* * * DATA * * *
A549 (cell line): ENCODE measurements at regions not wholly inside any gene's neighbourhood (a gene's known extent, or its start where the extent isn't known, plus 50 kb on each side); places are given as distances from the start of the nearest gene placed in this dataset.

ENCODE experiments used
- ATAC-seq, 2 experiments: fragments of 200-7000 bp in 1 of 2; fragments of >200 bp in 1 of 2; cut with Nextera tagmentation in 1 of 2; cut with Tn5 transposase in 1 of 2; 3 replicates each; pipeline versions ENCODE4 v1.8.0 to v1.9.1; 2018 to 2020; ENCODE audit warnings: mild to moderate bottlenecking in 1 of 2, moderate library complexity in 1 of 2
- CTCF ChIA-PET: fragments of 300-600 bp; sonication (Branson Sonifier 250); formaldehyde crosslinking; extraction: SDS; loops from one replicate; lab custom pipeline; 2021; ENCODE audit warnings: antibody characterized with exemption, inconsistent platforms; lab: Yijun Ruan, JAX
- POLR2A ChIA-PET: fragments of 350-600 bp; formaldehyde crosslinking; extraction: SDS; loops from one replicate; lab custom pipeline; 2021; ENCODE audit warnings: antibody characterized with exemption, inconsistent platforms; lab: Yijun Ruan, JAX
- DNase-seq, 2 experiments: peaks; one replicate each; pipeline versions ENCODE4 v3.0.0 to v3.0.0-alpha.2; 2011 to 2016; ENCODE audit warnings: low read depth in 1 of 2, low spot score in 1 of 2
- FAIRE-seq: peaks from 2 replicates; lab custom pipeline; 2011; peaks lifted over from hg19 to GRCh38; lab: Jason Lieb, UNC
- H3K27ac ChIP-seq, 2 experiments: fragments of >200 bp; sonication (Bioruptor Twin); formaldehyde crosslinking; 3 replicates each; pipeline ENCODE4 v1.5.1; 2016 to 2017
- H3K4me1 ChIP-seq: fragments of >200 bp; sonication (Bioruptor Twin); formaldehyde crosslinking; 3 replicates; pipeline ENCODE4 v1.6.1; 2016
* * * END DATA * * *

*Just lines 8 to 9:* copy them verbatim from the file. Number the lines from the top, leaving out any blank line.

- H3K27ac ChIP-seq, 2 experiments: fragments of >200 bp; sonication (Bioruptor Twin); formaldehyde crosslinking; 3 replicates each; pipeline ENCODE4 v1.5.1; 2016 to 2017
- H3K4me1 ChIP-seq: fragments of >200 bp; sonication (Bioruptor Twin); formaldehyde crosslinking; 3 replicates; pipeline ENCODE4 v1.6.1; 2016